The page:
Defense Secretary Chuck Hagel speaks during an April briefing on the Defense Department's fiscal 2014 budget at the Pentagon. (Kevin Lamarque/Reuters)

National security adviser Susan Rice and Defense Secretary Chuck Hagel defended the Obama administration's decision to trade five Taliban-affiliated terrorism suspects for Sgt. Bowe Bergdahl, the only known American prisoner of war in Afghanistan, who on Saturday was recovered by U.S. Special Operations forces.

"This is a joyous day," Rice said during an interview Sunday morning on ABC's "This Week with George Stephanopoulos."

Although the recovery of Bergdahl, who had been in Taliban captivity for five years, has been praised widely, the decision to trade five high-level Taliban officials has prompted heavy criticism from Republicans.

“The release of five mid- to high-level Taliban is shocking to me, especially not coming to Congress," said Rep. Adam Kinzinger (R-Ill.), an Iraq and Afghanistan war veteran, during an interview on NBC's "Meet the Press."

"You now are going to have five people on the ground targeting American troops, the Afghan troops and the Afghan people. There are a lot of questions that need to be asked here."

But Obama administration officials have defended the swap, insisting that it was consistent with the U.S. pledge to leave no man behind on the battlefield.

Hagel, speaking from Afghanistan during an interview on "Meet the Press," said U.S. officials were concerned about Bergdahl's health. He brushed off Republican criticisms.

"We didn't negotiate with terrorists," Hagel said, dismissing the suggestion that this swap could incentivize future kidnappings of American soldiers. "In war, things are always dangerous and there are vulnerabilities... but our record, the United States of America, in dealing with terrorists and hunting down and finding terrorists, is pretty good."

The swap, announced Saturday morning, has enraged some congressional Republicans, who argue that the decision potentially compromises national security because it amounts to a negotiation with terrorists.

But, earlier on Sunday morning, Rice told CNN host Candy Crowley — when asked whether this meant that the United States could no longer claim that it does not negotiate with terrorists — that she "wouldn't put it that way."

Other critics have argued that President Obama may have violated the law by not giving members of Congress the required 30-day notice before moving prisoners who were being kept at Guantanamo Bay, Cuba.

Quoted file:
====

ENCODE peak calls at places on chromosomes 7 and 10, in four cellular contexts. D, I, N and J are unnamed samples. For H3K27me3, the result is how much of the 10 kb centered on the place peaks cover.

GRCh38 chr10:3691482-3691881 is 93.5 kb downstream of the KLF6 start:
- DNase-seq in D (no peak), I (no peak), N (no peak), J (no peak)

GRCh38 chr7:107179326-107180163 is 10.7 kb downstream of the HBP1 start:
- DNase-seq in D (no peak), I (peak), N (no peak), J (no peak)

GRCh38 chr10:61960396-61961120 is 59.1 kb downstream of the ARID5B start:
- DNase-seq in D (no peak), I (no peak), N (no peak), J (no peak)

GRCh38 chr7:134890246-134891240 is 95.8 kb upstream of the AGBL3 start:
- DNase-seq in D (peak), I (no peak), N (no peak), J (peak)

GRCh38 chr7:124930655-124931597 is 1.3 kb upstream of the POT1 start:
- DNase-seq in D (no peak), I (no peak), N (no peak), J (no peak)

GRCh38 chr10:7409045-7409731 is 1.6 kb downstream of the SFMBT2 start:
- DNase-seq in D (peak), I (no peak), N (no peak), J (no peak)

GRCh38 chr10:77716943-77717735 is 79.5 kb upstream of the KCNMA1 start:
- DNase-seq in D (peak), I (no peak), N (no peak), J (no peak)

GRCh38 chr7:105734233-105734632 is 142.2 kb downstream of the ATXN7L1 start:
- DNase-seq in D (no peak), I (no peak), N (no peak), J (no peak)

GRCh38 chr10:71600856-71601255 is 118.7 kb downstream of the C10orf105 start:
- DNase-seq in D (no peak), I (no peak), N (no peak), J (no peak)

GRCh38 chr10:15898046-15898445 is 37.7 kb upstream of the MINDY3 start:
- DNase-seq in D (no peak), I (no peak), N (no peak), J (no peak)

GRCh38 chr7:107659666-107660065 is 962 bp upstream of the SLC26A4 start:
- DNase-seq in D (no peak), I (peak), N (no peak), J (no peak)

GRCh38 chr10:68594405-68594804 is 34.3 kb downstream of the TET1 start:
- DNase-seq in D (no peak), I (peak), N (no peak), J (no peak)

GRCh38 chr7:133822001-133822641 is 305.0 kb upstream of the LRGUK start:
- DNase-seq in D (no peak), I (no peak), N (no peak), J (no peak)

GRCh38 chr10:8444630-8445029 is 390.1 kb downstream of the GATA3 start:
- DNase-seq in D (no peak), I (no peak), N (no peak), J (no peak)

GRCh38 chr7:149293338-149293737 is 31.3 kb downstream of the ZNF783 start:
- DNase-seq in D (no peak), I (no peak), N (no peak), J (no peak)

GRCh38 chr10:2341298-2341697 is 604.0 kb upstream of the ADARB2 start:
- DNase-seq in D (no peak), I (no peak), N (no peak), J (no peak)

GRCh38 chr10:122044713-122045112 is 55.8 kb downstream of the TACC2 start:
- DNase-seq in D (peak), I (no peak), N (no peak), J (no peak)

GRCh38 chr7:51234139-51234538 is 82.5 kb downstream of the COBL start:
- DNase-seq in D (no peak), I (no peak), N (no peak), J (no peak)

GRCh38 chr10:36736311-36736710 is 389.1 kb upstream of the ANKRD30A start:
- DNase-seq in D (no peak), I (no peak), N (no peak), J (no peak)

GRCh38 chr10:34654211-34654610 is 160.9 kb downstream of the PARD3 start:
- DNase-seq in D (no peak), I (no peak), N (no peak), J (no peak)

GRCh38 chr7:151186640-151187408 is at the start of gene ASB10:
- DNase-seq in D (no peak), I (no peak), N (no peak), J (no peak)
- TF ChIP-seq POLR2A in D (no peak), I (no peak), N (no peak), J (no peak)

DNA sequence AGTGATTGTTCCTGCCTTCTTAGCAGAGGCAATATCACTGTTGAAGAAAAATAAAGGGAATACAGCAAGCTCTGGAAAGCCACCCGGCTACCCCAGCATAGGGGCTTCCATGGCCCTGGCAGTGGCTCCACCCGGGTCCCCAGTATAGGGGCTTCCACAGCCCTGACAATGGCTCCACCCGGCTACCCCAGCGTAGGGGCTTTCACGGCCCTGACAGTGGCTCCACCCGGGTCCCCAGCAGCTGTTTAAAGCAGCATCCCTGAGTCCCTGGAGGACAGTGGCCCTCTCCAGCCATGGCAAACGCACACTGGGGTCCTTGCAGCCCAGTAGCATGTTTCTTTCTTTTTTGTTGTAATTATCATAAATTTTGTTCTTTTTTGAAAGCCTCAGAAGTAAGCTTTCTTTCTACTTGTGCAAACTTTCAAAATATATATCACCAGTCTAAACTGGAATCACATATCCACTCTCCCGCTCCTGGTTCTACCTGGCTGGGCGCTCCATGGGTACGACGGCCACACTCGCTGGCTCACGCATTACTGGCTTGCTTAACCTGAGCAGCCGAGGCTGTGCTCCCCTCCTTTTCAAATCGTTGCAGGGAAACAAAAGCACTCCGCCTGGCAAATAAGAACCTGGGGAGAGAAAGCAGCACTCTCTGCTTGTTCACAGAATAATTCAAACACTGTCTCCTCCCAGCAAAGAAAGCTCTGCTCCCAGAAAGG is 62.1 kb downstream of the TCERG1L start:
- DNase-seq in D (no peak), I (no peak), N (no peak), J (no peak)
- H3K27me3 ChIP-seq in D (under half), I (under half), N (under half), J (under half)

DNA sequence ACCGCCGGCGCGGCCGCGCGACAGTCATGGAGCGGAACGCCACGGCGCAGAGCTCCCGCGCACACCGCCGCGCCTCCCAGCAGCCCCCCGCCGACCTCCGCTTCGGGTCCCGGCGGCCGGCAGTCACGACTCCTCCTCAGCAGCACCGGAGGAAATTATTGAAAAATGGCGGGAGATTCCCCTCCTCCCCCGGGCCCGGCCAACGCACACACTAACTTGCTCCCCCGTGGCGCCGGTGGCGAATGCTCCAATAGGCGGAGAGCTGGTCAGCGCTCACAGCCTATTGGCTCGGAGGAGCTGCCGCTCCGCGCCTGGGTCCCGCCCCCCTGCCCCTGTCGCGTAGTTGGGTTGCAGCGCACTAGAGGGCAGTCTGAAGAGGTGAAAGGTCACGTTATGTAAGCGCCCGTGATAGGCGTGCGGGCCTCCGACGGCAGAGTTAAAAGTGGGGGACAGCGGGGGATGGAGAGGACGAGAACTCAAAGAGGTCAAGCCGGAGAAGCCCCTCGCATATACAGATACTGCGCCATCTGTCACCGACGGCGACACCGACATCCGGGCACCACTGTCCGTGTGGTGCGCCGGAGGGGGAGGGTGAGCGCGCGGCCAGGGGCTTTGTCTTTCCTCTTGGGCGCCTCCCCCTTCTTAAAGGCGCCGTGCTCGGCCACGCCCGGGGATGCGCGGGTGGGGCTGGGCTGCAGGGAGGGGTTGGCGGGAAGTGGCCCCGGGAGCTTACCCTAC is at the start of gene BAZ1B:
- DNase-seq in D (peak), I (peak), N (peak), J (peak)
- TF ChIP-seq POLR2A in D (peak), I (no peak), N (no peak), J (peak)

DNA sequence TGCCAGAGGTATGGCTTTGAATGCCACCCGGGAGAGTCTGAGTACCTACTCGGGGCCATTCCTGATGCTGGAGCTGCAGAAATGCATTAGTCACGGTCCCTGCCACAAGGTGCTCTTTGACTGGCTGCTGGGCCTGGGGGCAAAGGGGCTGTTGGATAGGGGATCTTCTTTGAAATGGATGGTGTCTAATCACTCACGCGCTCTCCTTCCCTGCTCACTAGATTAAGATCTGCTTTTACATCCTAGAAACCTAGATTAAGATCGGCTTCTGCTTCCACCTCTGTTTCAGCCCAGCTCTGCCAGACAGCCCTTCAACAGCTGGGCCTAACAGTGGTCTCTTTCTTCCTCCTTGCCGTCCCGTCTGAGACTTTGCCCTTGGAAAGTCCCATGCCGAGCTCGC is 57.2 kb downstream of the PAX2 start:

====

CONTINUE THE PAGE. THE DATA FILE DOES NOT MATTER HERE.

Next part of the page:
Top Republicans on the Senate and House armed services committees went so far as to accuse Obama of breaking the law.

“Trading five senior Taliban leaders from detention in Guantanamo Bay for Bergdahl’s release may have consequences for the rest of our forces and all Americans. Our terrorist adversaries now have a strong incentive to capture Americans. That incentive will put our forces in Afghanistan and around the world at even greater risk,” House Armed Services Committee Chairman Howard P. McKeon (R-Calif.) and Sen James M. Inhofe (Okla.), the ranking Republican on the Senate Armed Services Committee, said in a joint statement.

Rice, however, insisted that Obama acted within his power as commander in chief, framing the choice as one to secure the release of a prisoner of war who had been captured in battle — rather than one that amounts to negotiating with terrorists.

"Sergeant Bergdahl wasn't simply a hostage, he was an American prisoner of war captured on the battlefield," Rice said. "Regardless of who may be holding an American prisoner of war, we must do our best to bring him or her back."

“It was our sacred obligation, given the opportunity to get him back,” Rice said. “And we did so in a way that has brought him back safely into American hands. We did so in a way that resulted in the Taliban prisoners being monitored and kept in a secure way in Qatar."

Moments after Rice's interview with ABC, Sen. Ted Cruz (R-Tex.) criticized the administration's decision, calling it "very disturbing."

"The terms of the deal are very troubling," Cruz said. "Have we just put a price on other U.S. soldiers?... That's a very dangerous precedent."

Cruz was far from the only Republican calling for more answers from the administration about the way the trade went down. Others, including Sen. John McCain (Ariz.), Rep. Mike Rogers (Mich.), and former Senate candidate Liz Cheney appeared on various Sunday political shows, each saying they were happy that Bergdahl had been recovered, but also questioning whether releasing Taliban members was wise foreign policy.

“It is disturbing that these individuals would have the ability to re-enter the fight, and they are big, high-level people, possibly responsible for the deaths of thousands,” McCain said during an interview on CBS's "Face the Nation."

“The big issue here is what’s going to happen to these five individuals,” he said. “If they reenter the fight, then it is going to put American lives at risk, and none of us want that to happen.”